Trudeau Liberals reject balanced budget as official party policy

Liberal Party members expressed concerns over rising debt levels since the COVID pandemic and worried over calls from Conservatives to balance budgets.

Trudeau Liberals reject balanced budget as official party policy
Facebook / Liberal Party of Canada
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Over the weekend, the federal Liberals rejected balanced budgets as a party policy to conclude its first in-person convention since 2018.

Among the 24 non-binding policies to guide the party into the next election, the party membership voted 96-76 against balanced budgets to properly manage spiralling federal debt.

Environment Minister Steven Guilbeault did not back the motion despite supporters from his riding proposing a plan to return to balanced budgets.

"What I'm saying is that, of course, we want to balance the budget, and it's important, but we also have other important things we need to do," he said, though he did not rule out a path to balanced budgets before the next election.

"I think we have a couple of budgets before the next election, so we'll have all the opportunity to discuss this particular issue, especially leading to the election."

Party members expressed concerns over rising debt levels since the COVID pandemic and worried over calls from Conservatives to balance budgets next election. 

While COVID pandemic expenditures partly increased federal spending to $644.2 billion in 2020/21 and an estimated $508 billion in 2021/22, much of the uptick in federal expenditures remained independent of the pandemic.

Ultimately, Guilbeault backed Budget 2023, demonstrating five consecutive deficits until at least 2027.

"A balanced budget means less debt for Canadian kids and grandkids to pay back, less money wasted on interest charges and room to cut taxes," Franco Terrazzano, Federal Director of the Canadian Taxpayers Federation (CTF), told Rebel News

Canada's debt-to-GDP ratio is expected to rise in 2023/24 from 42.4% to 43.5% but declined to 39.9% in 2027/28.

The federal government spent $34.7 billion on debt servicing charges in 2022/23, more than childcare benefits ($29.4 billion) and employment insurance benefits ($24.8 billion) for the entire fiscal year.

"The Parliamentary Budget Officer's recent Economic and Fiscal Outlook projects the deficit to increase to $43 billion in 2023. The PBO is also projecting an $8.7-billion deficit in 2027, despite the government's claim in the mid-year fiscal update that it will run a $4.5-billion surplus that year," said the CTF on March 10.

Budget 2023 projects the deficit will be $40.1 billion this fiscal year — up from the $30.6 billion she said it would be just last fall.

"Trudeau first said he would balance the budget by 2019, and he was set to miss that target by $20 billion even before the pandemic," Terrazzano told Rebel. "The Trudeau Liberals have given taxpayers every reason to believe this government will never balance the budget."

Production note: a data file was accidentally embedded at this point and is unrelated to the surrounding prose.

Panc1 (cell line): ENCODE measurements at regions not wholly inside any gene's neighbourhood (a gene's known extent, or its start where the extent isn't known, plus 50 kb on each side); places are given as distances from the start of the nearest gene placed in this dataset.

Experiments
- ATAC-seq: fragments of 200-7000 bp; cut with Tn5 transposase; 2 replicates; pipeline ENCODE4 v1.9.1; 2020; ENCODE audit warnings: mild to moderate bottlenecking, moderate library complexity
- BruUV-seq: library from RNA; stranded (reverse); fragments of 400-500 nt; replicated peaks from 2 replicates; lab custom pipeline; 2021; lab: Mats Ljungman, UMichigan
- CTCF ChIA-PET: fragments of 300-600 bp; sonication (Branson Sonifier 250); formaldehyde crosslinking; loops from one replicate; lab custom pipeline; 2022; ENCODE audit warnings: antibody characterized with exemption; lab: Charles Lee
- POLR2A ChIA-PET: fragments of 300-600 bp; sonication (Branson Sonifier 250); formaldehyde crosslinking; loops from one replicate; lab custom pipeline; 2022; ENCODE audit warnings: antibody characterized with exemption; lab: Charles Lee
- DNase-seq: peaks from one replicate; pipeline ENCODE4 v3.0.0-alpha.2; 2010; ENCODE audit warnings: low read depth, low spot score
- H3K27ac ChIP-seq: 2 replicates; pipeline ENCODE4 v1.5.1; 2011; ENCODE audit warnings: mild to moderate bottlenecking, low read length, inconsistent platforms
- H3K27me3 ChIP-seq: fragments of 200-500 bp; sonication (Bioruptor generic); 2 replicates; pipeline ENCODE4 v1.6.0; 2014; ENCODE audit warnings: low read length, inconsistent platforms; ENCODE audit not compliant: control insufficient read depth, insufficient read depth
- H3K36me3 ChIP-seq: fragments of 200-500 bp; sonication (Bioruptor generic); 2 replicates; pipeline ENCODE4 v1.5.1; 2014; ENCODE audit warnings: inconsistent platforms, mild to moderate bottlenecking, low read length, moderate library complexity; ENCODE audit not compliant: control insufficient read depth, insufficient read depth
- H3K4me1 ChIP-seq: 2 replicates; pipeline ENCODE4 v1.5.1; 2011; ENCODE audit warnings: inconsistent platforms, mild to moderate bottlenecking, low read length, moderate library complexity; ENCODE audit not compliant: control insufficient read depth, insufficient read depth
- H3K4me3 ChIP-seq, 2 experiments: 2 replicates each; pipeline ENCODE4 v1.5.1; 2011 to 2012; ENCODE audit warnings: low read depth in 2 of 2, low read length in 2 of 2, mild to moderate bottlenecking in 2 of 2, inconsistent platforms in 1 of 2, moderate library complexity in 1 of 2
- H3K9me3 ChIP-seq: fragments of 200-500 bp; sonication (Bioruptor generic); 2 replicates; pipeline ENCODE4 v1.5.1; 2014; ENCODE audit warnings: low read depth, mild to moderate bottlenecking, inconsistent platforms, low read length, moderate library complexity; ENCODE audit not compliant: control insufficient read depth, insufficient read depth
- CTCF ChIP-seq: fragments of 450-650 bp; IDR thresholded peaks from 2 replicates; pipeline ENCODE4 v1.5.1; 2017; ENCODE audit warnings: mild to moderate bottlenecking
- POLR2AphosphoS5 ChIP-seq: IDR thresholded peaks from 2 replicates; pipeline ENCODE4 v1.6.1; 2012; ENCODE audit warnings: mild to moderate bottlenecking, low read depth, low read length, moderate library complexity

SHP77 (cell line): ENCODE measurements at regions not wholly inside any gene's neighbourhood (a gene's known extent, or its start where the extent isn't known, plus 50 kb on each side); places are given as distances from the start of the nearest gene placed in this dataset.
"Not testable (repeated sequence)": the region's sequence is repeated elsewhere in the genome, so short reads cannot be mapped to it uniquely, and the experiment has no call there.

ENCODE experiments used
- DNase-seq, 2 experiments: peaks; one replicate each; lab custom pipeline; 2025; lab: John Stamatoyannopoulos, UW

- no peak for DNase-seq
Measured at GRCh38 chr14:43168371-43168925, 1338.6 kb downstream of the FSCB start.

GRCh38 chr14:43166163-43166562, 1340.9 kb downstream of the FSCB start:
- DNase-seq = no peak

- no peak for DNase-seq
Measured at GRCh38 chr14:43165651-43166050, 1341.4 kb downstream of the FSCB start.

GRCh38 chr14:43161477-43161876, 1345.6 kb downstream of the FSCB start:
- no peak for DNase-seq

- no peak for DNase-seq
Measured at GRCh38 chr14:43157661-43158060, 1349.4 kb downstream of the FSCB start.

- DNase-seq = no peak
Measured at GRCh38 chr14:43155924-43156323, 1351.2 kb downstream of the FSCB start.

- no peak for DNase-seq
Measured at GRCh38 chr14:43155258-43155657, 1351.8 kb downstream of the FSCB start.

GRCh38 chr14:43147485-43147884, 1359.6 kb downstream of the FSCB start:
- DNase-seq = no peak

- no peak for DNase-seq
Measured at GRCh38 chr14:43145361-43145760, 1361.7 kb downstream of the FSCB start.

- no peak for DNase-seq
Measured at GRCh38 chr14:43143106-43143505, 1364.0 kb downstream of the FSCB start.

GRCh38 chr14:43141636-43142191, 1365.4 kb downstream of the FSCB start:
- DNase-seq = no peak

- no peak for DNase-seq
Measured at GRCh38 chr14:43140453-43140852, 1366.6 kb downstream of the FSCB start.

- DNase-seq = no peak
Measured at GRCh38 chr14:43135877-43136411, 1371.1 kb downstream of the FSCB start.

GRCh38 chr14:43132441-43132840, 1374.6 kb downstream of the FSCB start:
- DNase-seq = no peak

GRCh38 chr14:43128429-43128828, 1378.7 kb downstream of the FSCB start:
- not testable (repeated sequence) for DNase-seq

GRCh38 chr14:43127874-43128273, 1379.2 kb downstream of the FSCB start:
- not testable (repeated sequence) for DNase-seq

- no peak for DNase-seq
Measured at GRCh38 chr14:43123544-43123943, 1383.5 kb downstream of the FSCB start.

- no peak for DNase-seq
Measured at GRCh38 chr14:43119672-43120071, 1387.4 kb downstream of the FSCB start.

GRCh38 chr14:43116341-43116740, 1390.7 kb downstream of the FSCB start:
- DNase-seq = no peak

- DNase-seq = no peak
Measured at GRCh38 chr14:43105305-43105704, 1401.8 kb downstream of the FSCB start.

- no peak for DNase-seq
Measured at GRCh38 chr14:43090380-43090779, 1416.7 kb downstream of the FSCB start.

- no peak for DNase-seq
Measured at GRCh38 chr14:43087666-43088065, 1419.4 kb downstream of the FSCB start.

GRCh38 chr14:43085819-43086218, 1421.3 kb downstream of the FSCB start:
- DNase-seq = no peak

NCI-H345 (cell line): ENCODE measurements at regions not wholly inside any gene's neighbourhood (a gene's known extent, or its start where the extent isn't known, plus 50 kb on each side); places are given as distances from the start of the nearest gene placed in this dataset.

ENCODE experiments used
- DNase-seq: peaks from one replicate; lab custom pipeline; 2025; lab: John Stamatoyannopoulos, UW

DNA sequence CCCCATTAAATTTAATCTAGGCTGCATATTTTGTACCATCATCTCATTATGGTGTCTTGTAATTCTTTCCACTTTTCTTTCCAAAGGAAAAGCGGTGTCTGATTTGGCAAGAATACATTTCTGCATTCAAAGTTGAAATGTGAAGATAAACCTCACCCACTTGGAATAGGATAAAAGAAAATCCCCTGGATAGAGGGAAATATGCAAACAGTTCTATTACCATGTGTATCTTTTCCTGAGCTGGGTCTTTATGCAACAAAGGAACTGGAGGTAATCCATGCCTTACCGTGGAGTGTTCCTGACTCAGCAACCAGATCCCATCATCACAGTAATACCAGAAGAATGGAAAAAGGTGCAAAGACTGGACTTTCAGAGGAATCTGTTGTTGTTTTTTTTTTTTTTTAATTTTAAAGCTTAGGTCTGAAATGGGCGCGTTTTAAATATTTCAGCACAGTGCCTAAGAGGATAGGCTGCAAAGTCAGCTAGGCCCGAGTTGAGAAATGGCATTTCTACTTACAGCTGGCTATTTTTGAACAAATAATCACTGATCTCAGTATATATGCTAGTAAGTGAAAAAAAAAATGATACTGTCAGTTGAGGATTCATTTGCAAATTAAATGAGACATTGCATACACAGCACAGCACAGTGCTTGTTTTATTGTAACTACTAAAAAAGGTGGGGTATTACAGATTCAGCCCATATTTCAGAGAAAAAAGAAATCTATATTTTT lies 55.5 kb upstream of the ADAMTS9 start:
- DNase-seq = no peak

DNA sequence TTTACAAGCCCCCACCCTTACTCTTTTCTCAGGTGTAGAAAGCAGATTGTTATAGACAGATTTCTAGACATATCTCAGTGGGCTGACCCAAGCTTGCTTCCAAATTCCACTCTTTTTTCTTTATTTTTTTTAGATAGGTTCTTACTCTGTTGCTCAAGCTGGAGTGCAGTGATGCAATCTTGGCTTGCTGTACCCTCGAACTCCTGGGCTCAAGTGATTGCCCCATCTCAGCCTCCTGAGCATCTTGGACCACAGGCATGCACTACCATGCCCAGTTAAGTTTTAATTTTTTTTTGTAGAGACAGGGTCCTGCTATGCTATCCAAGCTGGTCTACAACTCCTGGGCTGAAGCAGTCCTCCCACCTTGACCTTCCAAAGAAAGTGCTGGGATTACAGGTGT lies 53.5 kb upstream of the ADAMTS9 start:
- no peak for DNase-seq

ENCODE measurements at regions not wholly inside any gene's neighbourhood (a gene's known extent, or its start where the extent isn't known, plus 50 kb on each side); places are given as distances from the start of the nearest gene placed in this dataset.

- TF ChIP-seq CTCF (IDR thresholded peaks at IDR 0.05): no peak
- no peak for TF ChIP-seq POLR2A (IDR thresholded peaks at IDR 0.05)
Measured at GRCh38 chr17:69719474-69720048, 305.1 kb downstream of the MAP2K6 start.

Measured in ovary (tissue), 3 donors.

On April 25, Cabinet sent Bill C-47, the Budget Implementation Act, to the Commons finance committee for debate. However, the Official Opposition filibustered the study as Finance Minister Chrystia Freeland failed to appear for questioning, according to Blacklock's Reporter.

"Where the government is spending $490 billion — $490 billion – asking the Minister of Finance to speak to Canadians for two hours, that's two hours," said Conservative MP Philip Lawrence, adding she has refused invitations from the committee thrice.

"Clearly, she doesn't want to show up," he said. "She has a record of ignoring our invitations."

The CTF's pre-budget submission recommended balancing Budget 2023 by bringing program spending to pre-pandemic levels in 2018/19, adjusted upward for inflation and population growth. Government spending reached all-time highs before the pandemic in 2018/19.

Between 2015 and 2019, the Liberal Party increased federal spending, as a share of the economy, from 14.5% to 16.2%, according to the Fraser Institute. They said expanding federal government involvement in the economy post-COVID would impede growth and prosperity.

"Once we include government spending by the provinces and local municipalities, the International Monetary Fund (IMF) estimates all government spending reached 41.2% of the Canadian economy in 2019 — well above the optimal level," said the institute.

"Current projections already indicate federal program spending in 2021 will reach $11,370 per person — or 18.7% of the economy — considerably higher than the size of government in 2019, the year before the pandemic."

"All taxpayers get from this government are big deficits, more money wasted on interest charges and higher taxes," added Terrazzano. "Canadians are paying too much tax because the government wastes too much money and doesn't want to balance the budget."

A Leger poll found three in four (74%) Canadians feel they are overtaxed, prompting Terrazzano to accuse the feds of not caring about taxpayers. "Canadians pay too much tax because the government wastes too much money," he said.

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